The acridinium compounds of the current invention can be represented by the general formula (I):

where R1 is a methyl or sulfopropyl (—CH2CH2CH2SO3) group; G is defined as

where, R2 and R3 are the same or different and are —(CH2CH2O)nMe, where n=1-5; R4, R5, R6 and R7 are the same or different and are either a methyl group or —(CH2CH2O)nMe, where n=1-5; and where R12 is an electrophilic or nucleophilic group.

More specifically, the acridinium compounds of the present invention can be represented by the following formula:

where R2 and R3 are the same or different and are —(CH2CH2O)nMe groups, where n=1-3; and where R12 is selected from the group consisting of:

    • (1) —O—N-succinimidyl;
    • (2) —NH—(CH2)5—C(═O)—O—N-succinimidyl; and
    • (3) —NH—(C2H4O)n—C2H4NH—C(═O)—(CH2)3—C(═O)—O—N-succinimidyl, wherein n=1 to 5; and
    • (4) —NH—(C2H4O)n—C2H4NH2 where n=1-5.

The acridinium compounds of the current invention can also be represented by the following formula:

where R4, R5, R6 and R7 are the same or different and are either methyl or —(CH2CH2O)nMe, where n=1-3; and where R12 is selected from the group consisting of:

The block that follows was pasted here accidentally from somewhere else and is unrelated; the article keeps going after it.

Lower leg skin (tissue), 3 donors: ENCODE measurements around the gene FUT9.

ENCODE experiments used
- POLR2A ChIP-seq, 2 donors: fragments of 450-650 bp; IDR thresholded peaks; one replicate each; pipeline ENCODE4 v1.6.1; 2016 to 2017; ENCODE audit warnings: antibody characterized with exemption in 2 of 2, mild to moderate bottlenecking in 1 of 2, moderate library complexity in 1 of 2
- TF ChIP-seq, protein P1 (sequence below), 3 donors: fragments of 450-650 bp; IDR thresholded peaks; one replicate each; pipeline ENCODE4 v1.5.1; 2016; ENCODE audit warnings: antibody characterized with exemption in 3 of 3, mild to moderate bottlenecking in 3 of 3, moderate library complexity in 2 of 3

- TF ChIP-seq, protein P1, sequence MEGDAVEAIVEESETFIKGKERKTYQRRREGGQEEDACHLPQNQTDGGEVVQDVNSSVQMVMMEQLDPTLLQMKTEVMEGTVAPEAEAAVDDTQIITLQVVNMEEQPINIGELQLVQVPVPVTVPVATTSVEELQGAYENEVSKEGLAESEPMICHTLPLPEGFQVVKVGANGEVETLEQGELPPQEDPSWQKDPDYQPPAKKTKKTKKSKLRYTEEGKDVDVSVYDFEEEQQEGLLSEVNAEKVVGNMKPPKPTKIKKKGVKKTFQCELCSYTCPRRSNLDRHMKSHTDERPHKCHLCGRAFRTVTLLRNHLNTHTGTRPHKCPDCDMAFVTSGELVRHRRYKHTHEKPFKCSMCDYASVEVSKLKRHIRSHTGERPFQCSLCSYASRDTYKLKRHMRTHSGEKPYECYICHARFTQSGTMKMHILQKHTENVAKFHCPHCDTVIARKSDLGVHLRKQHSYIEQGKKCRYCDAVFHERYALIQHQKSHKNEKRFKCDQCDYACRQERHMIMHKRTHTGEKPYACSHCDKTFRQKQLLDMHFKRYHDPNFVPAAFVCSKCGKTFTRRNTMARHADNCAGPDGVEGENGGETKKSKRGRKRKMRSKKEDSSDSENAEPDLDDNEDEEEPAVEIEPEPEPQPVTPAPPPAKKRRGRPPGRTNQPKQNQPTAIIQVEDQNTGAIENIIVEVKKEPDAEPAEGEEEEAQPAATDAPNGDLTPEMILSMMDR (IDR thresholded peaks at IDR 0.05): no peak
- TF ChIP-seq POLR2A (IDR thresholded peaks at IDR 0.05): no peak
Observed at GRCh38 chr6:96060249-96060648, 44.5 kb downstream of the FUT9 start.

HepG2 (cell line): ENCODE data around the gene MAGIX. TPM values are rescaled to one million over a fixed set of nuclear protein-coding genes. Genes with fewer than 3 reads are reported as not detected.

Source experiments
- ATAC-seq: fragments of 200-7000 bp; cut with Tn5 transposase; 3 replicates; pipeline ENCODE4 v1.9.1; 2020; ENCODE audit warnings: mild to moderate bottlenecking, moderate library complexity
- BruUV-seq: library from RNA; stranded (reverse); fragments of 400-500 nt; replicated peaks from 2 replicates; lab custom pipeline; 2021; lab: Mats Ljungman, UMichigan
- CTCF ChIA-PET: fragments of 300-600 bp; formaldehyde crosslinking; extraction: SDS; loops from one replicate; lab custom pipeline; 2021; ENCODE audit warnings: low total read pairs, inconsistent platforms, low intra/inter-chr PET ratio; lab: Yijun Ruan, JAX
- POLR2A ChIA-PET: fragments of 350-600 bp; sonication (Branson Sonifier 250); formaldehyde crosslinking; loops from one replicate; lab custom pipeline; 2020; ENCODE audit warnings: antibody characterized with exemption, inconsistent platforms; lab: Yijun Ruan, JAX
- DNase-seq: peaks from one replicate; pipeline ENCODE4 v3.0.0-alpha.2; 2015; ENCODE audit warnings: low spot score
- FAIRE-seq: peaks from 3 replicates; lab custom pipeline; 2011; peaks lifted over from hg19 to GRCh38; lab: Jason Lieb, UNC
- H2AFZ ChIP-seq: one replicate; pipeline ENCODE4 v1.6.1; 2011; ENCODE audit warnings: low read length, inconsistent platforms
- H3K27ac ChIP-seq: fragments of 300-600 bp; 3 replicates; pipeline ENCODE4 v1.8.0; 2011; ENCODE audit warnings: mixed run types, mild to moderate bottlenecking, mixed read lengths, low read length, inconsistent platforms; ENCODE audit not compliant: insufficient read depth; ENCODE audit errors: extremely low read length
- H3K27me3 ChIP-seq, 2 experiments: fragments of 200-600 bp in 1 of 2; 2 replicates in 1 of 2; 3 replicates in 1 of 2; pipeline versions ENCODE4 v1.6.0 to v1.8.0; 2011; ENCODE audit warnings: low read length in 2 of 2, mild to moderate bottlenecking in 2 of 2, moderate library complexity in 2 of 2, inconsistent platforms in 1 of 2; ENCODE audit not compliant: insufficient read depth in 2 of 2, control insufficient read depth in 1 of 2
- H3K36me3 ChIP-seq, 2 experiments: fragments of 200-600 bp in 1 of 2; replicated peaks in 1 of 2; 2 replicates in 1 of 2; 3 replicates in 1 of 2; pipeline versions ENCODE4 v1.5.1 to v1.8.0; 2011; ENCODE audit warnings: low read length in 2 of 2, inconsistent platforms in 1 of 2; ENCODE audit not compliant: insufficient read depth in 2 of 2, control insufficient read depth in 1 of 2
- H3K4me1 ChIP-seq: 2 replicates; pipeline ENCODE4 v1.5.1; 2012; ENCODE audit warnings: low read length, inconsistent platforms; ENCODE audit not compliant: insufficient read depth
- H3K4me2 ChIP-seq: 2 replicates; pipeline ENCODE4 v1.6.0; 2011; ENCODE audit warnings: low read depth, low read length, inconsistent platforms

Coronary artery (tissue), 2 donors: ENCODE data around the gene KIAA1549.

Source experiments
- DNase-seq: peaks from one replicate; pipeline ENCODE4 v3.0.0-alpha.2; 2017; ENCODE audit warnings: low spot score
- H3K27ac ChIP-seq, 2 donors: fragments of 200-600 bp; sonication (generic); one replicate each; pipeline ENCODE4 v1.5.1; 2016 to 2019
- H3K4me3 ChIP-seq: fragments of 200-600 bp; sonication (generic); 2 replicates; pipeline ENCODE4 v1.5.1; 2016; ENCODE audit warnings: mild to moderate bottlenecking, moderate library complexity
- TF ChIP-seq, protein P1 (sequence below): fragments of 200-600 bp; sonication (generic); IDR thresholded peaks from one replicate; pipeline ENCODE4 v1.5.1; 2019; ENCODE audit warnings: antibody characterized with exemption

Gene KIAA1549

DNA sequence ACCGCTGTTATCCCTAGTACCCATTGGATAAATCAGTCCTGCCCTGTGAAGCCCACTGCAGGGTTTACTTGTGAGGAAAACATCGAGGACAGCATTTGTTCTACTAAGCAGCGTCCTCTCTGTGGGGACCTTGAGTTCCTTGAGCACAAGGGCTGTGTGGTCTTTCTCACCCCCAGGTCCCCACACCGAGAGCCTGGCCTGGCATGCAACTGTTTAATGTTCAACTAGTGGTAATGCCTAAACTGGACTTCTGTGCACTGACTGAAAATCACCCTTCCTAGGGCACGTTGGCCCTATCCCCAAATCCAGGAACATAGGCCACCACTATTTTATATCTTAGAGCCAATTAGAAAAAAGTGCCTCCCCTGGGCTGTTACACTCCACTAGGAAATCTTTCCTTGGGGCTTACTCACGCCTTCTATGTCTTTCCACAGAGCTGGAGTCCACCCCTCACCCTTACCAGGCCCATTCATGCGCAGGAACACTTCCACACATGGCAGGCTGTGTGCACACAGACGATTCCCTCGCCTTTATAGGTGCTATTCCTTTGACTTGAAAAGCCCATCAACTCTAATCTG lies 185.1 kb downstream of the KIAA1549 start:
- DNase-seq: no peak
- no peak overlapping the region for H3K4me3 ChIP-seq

• (1) —O—N-succinimidyl (NHS);
    • (2) —NH—(CH2)5—C(═O)—O—N-succinimidyl; and
    • (3) —NH—(C2H4O)n—C2H4NH—C(═O)—(CH2)3—C(═O)—O—N-succinimidyl, wherein n=1 to 5; and
    • (4) —NH—(C2H4O)n—C2H4NH2 where n=1-5.

Representative examples of the above general structures were synthesized as discrete structures using traditional organic chemistry techniques. The structures of these compounds along with their abbreviated nomenclature are illustrated in FIGS. 1 and 2. FIG. 1 illustrates structures of B-AEs with electrophilic N-hydroxysuccinimidyl (NHS) functional groups whereas FIG. 2 illustrates B-AE structures with nucleophilic, hexaethylene glycol amine (HEG-NH2) functional groups. The former compounds are suitable for preparing conjugates of proteins or other molecules containing nucleophilic functional groups. The latter compounds are also useful for conjugating the acridinium compound to molecules containing electrophilic functional groups. FIG. 3 shows the structures of estradiol conjugates (abbreviated as B-AE-E2) prepared using the B-AEs of FIG. 2. Estradiol is a steroidal hormone that is commonly measured by immunoassay.